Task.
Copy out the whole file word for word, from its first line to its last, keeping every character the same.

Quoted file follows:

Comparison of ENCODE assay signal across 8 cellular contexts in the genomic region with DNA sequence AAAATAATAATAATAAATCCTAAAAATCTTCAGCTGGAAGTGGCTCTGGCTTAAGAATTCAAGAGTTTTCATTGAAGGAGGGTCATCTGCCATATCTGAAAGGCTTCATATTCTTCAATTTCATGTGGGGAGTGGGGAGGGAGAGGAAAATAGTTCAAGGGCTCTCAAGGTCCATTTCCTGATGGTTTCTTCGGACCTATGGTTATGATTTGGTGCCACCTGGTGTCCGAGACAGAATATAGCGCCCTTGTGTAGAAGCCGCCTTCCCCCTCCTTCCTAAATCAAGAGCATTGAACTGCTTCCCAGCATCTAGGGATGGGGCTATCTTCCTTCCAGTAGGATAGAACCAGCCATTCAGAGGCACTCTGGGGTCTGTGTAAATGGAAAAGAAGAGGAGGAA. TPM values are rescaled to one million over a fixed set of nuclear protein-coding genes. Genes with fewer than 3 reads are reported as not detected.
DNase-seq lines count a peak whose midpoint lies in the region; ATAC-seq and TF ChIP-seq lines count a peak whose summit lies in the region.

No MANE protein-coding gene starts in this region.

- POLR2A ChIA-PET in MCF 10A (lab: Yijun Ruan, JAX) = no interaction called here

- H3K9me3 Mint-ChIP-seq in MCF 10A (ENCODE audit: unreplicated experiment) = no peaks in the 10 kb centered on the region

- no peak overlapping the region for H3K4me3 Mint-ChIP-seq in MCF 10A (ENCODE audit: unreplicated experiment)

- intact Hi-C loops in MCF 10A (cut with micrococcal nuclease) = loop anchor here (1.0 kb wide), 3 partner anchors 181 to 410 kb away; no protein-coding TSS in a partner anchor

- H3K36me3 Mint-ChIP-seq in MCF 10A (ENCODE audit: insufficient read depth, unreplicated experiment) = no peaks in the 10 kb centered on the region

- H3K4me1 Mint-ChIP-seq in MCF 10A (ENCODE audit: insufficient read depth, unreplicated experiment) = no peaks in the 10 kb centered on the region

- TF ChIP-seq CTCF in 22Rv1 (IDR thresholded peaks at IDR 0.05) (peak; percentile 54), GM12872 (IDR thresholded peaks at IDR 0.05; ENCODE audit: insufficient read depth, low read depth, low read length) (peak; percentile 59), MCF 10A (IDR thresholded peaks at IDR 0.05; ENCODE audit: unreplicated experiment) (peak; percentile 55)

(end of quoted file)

Comparison of ENCODE assay signal across 8 cellular contexts in the genomic region with DNA sequence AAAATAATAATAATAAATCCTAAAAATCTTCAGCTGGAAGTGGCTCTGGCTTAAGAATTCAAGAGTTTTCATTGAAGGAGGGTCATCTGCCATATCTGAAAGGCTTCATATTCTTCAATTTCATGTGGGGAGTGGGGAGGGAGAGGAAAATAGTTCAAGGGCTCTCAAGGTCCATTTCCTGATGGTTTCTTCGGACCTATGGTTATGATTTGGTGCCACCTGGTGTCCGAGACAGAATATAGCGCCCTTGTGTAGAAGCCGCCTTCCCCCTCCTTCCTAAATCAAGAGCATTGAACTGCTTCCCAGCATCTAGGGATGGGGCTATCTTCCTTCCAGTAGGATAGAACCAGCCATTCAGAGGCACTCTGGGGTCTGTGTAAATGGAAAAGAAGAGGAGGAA. TPM values are rescaled to one million over a fixed set of nuclear protein-coding genes. Genes with fewer than 3 reads are reported as not detected.
DNase-seq lines count a peak whose midpoint lies in the region; ATAC-seq and TF ChIP-seq lines count a peak whose summit lies in the region.

No MANE protein-coding gene starts in this region.

- POLR2A ChIA-PET in MCF 10A (lab: Yijun Ruan, JAX) = no interaction called here

- H3K9me3 Mint-ChIP-seq in MCF 10A (ENCODE audit: unreplicated experiment) = no peaks in the 10 kb centered on the region

- no peak overlapping the region for H3K4me3 Mint-ChIP-seq in MCF 10A (ENCODE audit: unreplicated experiment)

- intact Hi-C loops in MCF 10A (cut with micrococcal nuclease) = loop anchor here (1.0 kb wide), 3 partner anchors 181 to 410 kb away; no protein-coding TSS in a partner anchor

- H3K36me3 Mint-ChIP-seq in MCF 10A (ENCODE audit: insufficient read depth, unreplicated experiment) = no peaks in the 10 kb centered on the region

- H3K4me1 Mint-ChIP-seq in MCF 10A (ENCODE audit: insufficient read depth, unreplicated experiment) = no peaks in the 10 kb centered on the region

- TF ChIP-seq CTCF in 22Rv1 (IDR thresholded peaks at IDR 0.05) (peak; percentile 54), GM12872 (IDR thresholded peaks at IDR 0.05; ENCODE audit: insufficient read depth, low read depth, low read length) (peak; percentile 59), MCF 10A (IDR thresholded peaks at IDR 0.05; ENCODE audit: unreplicated experiment) (peak; percentile 55)